Sailing with a safety net


While serving his time as a sixteen-year-old apprentice aboard the three mast barque, Pass of Killiecrankie, bound round Cape Horn with a freight of phospate from Chile for Dunkirk, my grandfather, Richard Stephens Durham, was helping furl sail on an upper weather yard arm when he witnessed his crewmate – another apprentice – lose his grip and fall from the same yard.

‘Boom, boom, boom,’ my grandfather said 70 years later in his 86th year as he cuffed his fist into his palm recalling the sound his shipmate’s boots made on Pass of Killiecrankie’s steel hull: ‘He hit the hull before he hit the sea,’ he told me, the event seared in his memory.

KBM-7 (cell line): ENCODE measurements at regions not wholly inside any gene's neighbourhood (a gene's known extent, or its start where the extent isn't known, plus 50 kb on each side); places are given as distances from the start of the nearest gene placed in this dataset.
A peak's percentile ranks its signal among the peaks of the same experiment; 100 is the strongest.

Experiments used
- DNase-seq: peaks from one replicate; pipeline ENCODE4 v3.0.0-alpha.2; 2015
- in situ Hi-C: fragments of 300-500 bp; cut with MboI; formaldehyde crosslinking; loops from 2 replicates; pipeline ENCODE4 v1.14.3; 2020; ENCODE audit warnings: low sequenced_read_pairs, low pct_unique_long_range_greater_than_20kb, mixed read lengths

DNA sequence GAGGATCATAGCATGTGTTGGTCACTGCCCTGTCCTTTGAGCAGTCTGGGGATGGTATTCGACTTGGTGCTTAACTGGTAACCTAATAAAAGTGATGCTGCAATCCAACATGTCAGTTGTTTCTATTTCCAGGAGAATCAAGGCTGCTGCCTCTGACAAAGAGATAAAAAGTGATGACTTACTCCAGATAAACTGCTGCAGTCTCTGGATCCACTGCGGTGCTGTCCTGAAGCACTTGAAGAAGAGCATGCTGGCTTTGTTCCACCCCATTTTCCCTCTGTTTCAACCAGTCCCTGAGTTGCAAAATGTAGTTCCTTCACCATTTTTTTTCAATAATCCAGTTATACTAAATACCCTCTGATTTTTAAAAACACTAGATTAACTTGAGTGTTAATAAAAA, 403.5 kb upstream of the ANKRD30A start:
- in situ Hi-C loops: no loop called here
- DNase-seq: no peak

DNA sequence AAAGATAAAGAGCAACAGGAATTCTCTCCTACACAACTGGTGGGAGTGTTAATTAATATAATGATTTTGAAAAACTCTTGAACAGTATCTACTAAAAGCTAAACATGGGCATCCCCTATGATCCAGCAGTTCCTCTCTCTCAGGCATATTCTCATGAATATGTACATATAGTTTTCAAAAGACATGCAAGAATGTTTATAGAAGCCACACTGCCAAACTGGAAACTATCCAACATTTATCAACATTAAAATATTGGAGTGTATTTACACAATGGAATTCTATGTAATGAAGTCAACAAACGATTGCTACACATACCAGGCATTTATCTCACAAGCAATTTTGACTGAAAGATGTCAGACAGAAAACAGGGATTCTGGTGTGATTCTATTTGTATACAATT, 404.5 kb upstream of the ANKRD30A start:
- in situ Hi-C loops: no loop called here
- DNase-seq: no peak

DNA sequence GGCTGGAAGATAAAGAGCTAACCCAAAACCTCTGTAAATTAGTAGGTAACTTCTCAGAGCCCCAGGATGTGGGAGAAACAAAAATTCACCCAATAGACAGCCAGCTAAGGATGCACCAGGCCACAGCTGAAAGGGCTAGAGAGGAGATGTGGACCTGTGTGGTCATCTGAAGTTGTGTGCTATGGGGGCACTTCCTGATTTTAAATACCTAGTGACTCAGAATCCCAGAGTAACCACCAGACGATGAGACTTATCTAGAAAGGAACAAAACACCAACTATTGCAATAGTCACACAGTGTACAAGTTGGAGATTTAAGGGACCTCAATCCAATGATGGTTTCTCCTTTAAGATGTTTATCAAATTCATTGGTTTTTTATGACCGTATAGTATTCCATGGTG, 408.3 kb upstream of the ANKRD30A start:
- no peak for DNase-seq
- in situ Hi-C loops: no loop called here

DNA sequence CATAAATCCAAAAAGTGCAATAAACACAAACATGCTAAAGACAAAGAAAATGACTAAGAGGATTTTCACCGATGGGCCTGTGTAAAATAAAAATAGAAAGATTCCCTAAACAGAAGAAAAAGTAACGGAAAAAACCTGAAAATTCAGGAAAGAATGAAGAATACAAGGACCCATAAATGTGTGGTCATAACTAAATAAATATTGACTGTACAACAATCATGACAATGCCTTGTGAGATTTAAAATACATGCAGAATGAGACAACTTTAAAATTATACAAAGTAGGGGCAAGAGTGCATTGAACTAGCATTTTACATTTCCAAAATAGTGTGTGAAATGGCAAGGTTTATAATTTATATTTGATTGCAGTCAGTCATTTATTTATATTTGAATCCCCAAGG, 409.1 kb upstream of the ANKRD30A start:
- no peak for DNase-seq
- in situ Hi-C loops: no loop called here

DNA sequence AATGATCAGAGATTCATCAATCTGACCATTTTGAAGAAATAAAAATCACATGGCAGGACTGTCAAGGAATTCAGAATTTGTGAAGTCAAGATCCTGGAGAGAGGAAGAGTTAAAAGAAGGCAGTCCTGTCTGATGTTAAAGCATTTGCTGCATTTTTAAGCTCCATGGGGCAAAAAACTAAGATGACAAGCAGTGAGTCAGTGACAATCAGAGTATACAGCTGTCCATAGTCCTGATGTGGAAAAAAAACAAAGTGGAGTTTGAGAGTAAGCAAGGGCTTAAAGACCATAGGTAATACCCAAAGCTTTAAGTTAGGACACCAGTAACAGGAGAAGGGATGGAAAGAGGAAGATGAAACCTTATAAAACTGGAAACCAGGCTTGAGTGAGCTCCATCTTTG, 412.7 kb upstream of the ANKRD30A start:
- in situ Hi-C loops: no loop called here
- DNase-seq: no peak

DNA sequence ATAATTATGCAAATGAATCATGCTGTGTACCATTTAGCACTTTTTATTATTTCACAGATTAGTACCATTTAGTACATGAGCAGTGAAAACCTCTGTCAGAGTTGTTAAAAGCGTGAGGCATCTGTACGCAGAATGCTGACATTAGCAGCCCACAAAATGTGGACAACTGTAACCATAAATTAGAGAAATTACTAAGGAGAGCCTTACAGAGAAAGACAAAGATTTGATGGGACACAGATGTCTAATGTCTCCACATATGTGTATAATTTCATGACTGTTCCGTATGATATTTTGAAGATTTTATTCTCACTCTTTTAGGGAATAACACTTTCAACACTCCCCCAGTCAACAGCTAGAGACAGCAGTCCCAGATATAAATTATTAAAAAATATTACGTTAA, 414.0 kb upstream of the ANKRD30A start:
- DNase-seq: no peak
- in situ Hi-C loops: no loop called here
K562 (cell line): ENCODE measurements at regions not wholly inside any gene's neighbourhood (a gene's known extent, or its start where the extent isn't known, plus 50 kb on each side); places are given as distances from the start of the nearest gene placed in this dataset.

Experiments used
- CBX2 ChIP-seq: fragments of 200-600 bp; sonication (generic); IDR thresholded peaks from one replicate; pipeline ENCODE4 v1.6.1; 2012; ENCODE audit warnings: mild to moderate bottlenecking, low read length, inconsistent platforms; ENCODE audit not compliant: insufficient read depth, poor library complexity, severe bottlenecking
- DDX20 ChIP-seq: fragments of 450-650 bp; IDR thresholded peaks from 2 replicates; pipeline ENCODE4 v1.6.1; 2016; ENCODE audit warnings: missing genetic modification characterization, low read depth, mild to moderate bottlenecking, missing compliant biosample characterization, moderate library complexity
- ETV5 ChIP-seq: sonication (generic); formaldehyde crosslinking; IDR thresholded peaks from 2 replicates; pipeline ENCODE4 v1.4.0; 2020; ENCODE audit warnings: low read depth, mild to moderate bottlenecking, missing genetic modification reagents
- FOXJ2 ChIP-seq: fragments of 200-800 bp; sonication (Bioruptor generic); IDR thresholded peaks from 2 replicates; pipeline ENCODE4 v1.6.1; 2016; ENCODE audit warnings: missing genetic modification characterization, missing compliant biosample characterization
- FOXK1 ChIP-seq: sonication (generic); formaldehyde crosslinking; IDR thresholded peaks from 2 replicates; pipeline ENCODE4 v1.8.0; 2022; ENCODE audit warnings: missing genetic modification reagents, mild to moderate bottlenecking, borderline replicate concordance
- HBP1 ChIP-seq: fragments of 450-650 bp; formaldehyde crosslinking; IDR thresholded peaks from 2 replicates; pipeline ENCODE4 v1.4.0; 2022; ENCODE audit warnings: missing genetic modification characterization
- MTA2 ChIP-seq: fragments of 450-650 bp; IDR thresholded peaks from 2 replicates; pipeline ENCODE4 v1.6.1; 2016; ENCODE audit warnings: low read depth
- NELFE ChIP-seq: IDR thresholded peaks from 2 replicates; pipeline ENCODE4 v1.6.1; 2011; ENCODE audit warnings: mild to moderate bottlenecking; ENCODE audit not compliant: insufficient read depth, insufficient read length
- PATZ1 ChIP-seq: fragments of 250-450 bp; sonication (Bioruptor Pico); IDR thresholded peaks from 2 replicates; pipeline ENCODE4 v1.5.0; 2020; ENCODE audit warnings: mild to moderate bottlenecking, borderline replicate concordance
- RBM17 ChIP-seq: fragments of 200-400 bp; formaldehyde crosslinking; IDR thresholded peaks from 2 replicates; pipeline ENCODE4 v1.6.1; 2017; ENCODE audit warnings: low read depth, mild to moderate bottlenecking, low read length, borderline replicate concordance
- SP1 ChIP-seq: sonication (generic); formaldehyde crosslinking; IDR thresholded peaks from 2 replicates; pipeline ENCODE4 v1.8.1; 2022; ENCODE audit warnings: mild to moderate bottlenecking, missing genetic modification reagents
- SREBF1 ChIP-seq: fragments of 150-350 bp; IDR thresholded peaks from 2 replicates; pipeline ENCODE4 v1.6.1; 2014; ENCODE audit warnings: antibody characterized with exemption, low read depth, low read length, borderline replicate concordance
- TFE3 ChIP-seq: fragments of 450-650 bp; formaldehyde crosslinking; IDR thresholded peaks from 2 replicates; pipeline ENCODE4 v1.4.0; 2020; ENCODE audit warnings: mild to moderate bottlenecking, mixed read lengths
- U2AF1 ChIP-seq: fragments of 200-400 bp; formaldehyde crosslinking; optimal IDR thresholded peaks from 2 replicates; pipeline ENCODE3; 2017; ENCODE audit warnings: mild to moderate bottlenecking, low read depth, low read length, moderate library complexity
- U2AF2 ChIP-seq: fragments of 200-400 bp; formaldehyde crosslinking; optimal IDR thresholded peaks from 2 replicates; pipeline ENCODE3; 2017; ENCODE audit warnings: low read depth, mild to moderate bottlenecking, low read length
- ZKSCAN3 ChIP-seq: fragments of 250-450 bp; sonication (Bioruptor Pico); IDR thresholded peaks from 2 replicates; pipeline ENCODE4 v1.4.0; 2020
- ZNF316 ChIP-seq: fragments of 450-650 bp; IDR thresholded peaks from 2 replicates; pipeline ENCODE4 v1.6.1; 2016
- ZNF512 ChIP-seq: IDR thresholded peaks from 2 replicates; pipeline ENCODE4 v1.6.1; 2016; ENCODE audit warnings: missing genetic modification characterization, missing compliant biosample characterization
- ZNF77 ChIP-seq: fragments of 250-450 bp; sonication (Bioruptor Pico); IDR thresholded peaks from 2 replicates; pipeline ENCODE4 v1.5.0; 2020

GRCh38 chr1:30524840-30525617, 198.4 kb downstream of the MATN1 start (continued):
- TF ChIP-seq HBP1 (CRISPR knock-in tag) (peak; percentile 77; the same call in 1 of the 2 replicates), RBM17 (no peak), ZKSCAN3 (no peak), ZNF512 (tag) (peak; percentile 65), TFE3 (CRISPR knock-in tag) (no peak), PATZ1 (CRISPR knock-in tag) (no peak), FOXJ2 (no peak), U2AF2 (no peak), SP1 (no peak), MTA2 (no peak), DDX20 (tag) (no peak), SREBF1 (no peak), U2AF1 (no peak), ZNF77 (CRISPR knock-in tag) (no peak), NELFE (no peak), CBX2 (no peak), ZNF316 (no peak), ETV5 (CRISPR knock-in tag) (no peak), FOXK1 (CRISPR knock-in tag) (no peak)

Grandpa went on to sail in a second tall ship, the Pass of Brander, and completed some 10 years under sail before securing a berth in a steamship. All of which came to mind this week when a tall ship organisation asked me to go and climb the rigging in one of their ships to raise money for charity. When I found out that the climb would have to be made with a safety harness I declined.

To me it seems meaningless trying to recreate the ‘spirit’ of sailormen with health & safety netted stunts. Had grandpa asked for a harness before going aloft again he would not have retired a master mariner with a DSC and OBE for services rendered in both the Great War and World War II.